Archive for May, 2016

May 09 2016

Still No Association of Cell Phones and Brain Cancer have been following the scientific research looking into any possible association between cell phones and brain cancer. A new study coming out of Australia adds to this literature and argues against any association.

The question is obviously an important one, and has drawn some public attention. However, scientists argue about whether or not a causal relationship between cell phones and cancer is impossible or just really low. I fall into the really low camp, but the distinction is minor.


The key fact to understand about cell phones is that they produce non-ionizing radiation. By definition, ionizing radiation is powerful enough to break chemical bonds. This is a health concern because breaking such bonds could cause mutations in DNA, and some of those mutations may turn a healthy cell into a cancerous cell. This is the primary reason that radiation causes cancer.

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May 06 2016

Acupuncture for Tension-Type Headache

acupuncture2A newly updated Cochrane systematic review of 12 studies looking at acupuncture for the treatment of tension-type headaches (TTH) concluded:

The available evidence suggests that a course of acupuncture consisting of at least six treatment sessions can be a valuable option for people with frequent tension-type headache.

This has led to another round of headlines that, “Acupuncture works but no one knows how.”

A closer look at the data, however, does not back up that conclusion, in my opinion. Cochrane is generally considered to be the gold standard for evidence-based systematic reviews, but their history is dodgy when it comes to unconventional treatments. For example, they famously had to withdraw their review of homeopathic occillococcinum for the flu because they concluded, although the evidence was insufficient to recommend, it was “promising” and deserved further research.

Their updated review is not much better, however:

There is insufficient good evidence to enable robust conclusions to be made about Oscillococcinum® in the prevention or treatment of influenza and influenza-like illness. Our findings do not rule out the possibility that Oscillococcinum® could have a clinically useful treatment effect but, given the low quality of the eligible studies, the evidence is not compelling.

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May 05 2016

Trump and GMO Labels – Never Means Never

Published by under Culture and Society

Republican presidential candidate Donald Trump smiles during a campaign stop, Wednesday, Feb. 17, 2016, in Bluffton, S.C. (AP Photo/Matt Rourke)

Donald Trump is the last Republican standing, which means he will be that party’s nominee. I know is this a studiously non-political blog, but this is an issue that transcends politics.

It doesn’t matter if Trump is left, right, liberal, conservative, libertarian, progressive, Democrat or Republican (he seems to be all of those things, sometimes in the same sentence). It doesn’t even matter if he is a Washington insider or outsider.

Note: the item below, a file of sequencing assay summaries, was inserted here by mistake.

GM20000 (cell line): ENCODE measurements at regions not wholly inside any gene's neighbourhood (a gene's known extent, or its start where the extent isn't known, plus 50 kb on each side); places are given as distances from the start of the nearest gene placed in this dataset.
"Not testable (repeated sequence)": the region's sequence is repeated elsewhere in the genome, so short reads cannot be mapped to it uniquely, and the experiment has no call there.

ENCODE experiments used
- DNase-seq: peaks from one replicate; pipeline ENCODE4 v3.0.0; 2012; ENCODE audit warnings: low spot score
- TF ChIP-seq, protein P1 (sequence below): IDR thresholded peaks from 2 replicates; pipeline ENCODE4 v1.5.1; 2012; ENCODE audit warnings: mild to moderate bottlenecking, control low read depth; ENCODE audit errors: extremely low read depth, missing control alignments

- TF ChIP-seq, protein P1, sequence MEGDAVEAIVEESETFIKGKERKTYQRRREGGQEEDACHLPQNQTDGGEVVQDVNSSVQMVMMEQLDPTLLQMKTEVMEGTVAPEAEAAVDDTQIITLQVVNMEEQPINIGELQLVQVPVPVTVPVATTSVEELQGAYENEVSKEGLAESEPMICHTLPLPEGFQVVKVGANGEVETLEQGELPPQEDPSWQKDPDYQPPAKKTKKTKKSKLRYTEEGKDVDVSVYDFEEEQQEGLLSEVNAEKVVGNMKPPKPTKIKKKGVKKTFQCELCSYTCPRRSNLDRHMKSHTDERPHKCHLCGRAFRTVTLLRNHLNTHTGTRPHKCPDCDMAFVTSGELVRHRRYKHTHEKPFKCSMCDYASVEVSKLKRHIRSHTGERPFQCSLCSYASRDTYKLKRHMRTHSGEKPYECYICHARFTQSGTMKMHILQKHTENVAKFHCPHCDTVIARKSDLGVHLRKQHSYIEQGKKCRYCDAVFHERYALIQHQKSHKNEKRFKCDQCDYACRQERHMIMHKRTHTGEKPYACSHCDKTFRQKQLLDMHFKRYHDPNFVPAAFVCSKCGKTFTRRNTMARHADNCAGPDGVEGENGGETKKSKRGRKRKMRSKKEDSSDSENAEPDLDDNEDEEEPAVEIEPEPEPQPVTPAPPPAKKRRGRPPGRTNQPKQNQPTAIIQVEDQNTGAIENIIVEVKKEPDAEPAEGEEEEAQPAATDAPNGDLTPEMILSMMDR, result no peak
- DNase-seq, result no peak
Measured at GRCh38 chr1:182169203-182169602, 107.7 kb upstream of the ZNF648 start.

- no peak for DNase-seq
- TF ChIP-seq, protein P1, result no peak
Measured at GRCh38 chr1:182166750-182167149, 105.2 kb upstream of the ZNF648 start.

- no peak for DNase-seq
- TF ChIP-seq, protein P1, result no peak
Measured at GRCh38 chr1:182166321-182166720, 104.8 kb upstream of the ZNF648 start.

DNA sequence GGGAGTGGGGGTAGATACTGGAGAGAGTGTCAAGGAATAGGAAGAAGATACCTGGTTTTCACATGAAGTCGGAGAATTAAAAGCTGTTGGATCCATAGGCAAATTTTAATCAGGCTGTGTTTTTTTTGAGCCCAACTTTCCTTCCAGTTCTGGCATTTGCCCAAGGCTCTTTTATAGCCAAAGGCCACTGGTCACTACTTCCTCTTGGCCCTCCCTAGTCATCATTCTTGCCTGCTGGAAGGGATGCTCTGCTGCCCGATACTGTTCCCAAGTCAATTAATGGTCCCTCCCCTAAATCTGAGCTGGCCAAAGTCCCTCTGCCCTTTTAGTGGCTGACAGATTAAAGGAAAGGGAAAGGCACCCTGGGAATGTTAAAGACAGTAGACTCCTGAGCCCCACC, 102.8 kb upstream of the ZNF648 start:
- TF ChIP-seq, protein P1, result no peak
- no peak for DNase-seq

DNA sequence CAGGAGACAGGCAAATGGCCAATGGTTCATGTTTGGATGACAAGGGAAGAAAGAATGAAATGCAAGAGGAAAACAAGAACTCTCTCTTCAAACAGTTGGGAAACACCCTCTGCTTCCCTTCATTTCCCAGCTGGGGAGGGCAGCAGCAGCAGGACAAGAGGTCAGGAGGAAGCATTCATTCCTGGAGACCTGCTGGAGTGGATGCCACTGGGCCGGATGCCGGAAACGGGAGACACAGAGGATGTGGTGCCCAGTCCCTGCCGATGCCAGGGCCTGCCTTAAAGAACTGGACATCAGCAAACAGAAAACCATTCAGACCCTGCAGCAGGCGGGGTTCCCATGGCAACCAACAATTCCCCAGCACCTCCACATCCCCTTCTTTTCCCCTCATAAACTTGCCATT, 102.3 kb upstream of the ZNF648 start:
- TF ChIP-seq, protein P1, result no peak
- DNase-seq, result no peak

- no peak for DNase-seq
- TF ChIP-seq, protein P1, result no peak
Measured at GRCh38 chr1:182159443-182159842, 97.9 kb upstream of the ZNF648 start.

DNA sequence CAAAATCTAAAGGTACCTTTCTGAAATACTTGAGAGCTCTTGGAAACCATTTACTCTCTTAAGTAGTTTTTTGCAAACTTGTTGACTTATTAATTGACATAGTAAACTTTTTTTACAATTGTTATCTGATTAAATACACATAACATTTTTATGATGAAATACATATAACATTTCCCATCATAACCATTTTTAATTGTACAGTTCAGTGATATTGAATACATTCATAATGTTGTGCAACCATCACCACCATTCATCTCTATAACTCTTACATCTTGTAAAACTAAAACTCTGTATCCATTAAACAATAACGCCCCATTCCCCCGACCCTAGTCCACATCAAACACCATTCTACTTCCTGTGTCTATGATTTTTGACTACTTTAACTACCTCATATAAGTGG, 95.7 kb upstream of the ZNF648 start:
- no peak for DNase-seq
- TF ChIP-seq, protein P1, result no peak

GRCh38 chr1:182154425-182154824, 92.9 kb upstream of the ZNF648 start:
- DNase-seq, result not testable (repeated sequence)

What should interest American voters the most is that Trump is an arrogant conspiracy theorist. He is an antivaccine loon. Worse, as I pointed out before, he has been publicly corrected on his incorrect views about vaccines for at least a decade, and shows no evidence of modifying his views.

He also (no surprise) denies human-caused global climate change, and even then just loosely parrots standard talking points and gets them wrong. He flirts with 911 truth. He famously is an Obama birther.

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May 03 2016

Pulling Back Canadian Censorship of Science

Published by under Culture and Society

HarperDuring the recent Harper administration in Canada, scientists doing federal research were effectively censored from speaking with the media. This was a clear attempt at controlling the narrative with regard to environmental issues, from global warming to the effect of fisheries and water quality.

Now that the Harper administration has been replaced by the Trudeau administration, the restrictions are being lifted and scientists are able to talk about how oppressive the Harper restrictions truly were.

Nature has an in depth report, which discusses the totalitarian atmosphere created by the Harper restrictions. Essentially reporters could no longer directly contact federal scientists to verify facts or comment on their research. Rather, they had to go through a series of government officials. This became more frustrating and time consuming than navigating the DMV, and as a result reporters could never get any comment prior to their deadlines.

The end result was that journalists simply stopped trying. There was no point. This effectively cut off communication between federal scientists in Canada and the press.

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May 02 2016

Science Is Not (Entirely) A Social Construct

Published by under Logic/Philosophy

Humans have a frustrating tendency to prefer simplicity. This is probably necessary, given that we have finite brains trying to grapple with a massive and complex universe.

I have found that part of the intellectual journey is to think carefully about the balance between the need for manageable simplicity while recognizing that our models are incomplete schematics. In other words – don’t confuse our necessarily simplified models with reality.

What is frustrating is the tendency to rigidly apply one concept to a complex topic, as if it explains everything and applies universally. Even scientists do this, thinking that the new phenomenon they discovered explains everything.

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